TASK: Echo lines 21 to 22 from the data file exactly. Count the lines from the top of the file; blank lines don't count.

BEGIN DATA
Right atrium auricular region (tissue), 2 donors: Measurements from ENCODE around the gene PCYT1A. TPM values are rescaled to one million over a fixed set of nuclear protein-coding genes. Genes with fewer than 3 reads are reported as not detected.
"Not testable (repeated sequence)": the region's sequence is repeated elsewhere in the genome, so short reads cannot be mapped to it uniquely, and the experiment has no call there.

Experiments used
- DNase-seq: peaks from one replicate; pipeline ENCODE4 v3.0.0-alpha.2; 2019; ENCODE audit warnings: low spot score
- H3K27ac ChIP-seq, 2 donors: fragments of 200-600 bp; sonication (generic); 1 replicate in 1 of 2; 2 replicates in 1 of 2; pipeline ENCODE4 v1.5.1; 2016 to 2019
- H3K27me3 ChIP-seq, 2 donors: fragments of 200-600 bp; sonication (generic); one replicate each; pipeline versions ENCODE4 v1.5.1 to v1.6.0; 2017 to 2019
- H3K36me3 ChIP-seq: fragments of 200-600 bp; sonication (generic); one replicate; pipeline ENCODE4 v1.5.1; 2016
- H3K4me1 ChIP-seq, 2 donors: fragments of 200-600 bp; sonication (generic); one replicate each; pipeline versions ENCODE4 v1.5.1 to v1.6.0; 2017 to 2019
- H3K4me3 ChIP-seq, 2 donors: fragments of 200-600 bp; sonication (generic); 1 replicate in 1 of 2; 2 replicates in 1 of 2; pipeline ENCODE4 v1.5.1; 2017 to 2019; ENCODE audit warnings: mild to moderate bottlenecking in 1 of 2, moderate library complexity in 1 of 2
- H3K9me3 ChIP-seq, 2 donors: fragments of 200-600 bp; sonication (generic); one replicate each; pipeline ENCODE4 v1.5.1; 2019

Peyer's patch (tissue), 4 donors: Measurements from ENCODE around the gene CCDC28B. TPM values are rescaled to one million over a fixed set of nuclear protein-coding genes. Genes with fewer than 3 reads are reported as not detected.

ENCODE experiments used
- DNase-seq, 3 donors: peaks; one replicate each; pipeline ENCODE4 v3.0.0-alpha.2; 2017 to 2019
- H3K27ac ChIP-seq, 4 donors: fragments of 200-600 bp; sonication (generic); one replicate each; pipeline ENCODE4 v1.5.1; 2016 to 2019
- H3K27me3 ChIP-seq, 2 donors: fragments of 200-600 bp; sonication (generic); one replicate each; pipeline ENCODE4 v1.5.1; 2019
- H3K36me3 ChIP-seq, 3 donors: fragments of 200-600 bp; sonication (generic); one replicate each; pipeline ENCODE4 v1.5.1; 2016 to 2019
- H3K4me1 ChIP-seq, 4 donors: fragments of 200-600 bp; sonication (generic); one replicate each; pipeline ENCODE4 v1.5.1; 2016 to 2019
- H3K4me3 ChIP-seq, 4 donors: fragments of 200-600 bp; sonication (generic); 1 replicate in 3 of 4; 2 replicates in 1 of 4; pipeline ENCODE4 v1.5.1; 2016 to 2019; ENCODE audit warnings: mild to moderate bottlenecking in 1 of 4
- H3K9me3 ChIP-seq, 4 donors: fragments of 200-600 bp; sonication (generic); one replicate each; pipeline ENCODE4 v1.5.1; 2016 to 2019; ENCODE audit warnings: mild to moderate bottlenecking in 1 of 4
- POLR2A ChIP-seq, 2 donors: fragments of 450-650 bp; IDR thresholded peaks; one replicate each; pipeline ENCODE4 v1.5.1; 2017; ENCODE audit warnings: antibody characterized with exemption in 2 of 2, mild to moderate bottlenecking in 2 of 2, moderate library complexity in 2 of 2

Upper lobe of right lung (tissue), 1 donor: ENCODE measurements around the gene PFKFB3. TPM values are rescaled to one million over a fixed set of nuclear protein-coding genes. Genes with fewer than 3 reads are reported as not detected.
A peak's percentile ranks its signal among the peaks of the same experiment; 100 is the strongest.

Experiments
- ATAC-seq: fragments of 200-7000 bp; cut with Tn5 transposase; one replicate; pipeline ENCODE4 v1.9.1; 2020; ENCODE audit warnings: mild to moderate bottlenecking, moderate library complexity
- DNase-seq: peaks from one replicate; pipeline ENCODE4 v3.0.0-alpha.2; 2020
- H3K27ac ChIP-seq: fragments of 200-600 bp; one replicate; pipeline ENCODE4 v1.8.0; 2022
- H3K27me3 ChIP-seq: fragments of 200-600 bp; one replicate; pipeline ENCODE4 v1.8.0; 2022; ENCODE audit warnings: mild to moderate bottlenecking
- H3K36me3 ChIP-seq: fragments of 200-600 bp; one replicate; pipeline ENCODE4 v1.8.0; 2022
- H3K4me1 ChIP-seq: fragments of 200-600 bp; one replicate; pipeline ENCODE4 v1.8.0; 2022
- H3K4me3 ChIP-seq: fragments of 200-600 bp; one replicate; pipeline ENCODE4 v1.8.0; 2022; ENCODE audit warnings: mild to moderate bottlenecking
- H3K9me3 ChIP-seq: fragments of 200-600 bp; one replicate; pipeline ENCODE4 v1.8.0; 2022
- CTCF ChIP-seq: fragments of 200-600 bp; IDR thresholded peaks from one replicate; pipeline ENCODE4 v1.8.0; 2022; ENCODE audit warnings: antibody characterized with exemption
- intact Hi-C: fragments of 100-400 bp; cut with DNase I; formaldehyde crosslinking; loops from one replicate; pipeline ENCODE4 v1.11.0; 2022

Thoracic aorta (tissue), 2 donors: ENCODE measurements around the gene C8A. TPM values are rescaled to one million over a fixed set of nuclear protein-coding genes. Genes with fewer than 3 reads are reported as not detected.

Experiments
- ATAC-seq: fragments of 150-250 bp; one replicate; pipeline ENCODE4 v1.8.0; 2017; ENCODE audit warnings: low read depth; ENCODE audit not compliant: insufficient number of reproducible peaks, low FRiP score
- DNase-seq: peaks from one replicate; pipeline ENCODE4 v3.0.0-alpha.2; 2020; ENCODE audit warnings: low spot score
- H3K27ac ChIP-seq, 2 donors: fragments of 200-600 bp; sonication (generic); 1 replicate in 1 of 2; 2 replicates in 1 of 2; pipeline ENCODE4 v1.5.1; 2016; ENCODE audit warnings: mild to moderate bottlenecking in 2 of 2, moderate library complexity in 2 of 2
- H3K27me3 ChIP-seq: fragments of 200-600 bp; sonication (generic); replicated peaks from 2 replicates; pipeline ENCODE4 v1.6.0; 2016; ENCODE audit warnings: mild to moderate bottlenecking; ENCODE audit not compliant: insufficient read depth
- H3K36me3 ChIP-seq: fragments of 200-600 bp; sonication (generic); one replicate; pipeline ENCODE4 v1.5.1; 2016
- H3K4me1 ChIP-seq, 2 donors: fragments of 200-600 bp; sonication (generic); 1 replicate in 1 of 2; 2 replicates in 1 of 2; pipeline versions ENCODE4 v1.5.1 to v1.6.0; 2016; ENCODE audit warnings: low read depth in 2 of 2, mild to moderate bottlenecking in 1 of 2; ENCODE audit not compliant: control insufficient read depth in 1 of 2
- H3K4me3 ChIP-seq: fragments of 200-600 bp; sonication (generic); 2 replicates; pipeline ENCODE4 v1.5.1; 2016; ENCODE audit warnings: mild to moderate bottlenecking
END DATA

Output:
Upper lobe of right lung (tissue), 1 donor: ENCODE measurements around the gene PFKFB3. TPM values are rescaled to one million over a fixed set of nuclear protein-coding genes. Genes with fewer than 3 reads are reported as not detected.
A peak's percentile ranks its signal among the peaks of the same experiment; 100 is the strongest.